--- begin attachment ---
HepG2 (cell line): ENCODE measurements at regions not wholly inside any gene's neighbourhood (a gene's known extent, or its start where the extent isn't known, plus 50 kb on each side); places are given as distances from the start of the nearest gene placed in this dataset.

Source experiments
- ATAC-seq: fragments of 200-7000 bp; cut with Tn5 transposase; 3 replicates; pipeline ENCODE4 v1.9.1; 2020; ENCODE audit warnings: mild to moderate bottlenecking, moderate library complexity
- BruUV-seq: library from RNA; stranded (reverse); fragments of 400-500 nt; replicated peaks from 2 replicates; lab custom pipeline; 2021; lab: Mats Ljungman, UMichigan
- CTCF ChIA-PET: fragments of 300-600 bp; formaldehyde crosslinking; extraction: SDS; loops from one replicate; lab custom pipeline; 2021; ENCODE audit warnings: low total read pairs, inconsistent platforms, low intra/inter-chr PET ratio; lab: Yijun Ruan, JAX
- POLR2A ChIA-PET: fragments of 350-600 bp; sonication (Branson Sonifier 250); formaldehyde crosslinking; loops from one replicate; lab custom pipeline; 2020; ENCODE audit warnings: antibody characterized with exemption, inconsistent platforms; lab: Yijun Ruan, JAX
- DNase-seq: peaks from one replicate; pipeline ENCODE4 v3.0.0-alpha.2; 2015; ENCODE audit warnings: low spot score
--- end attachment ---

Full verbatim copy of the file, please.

HepG2 (cell line): ENCODE measurements at regions not wholly inside any gene's neighbourhood (a gene's known extent, or its start where the extent isn't known, plus 50 kb on each side); places are given as distances from the start of the nearest gene placed in this dataset.

Source experiments
- ATAC-seq: fragments of 200-7000 bp; cut with Tn5 transposase; 3 replicates; pipeline ENCODE4 v1.9.1; 2020; ENCODE audit warnings: mild to moderate bottlenecking, moderate library complexity
- BruUV-seq: library from RNA; stranded (reverse); fragments of 400-500 nt; replicated peaks from 2 replicates; lab custom pipeline; 2021; lab: Mats Ljungman, UMichigan
- CTCF ChIA-PET: fragments of 300-600 bp; formaldehyde crosslinking; extraction: SDS; loops from one replicate; lab custom pipeline; 2021; ENCODE audit warnings: low total read pairs, inconsistent platforms, low intra/inter-chr PET ratio; lab: Yijun Ruan, JAX
- POLR2A ChIA-PET: fragments of 350-600 bp; sonication (Branson Sonifier 250); formaldehyde crosslinking; loops from one replicate; lab custom pipeline; 2020; ENCODE audit warnings: antibody characterized with exemption, inconsistent platforms; lab: Yijun Ruan, JAX
- DNase-seq: peaks from one replicate; pipeline ENCODE4 v3.0.0-alpha.2; 2015; ENCODE audit warnings: low spot score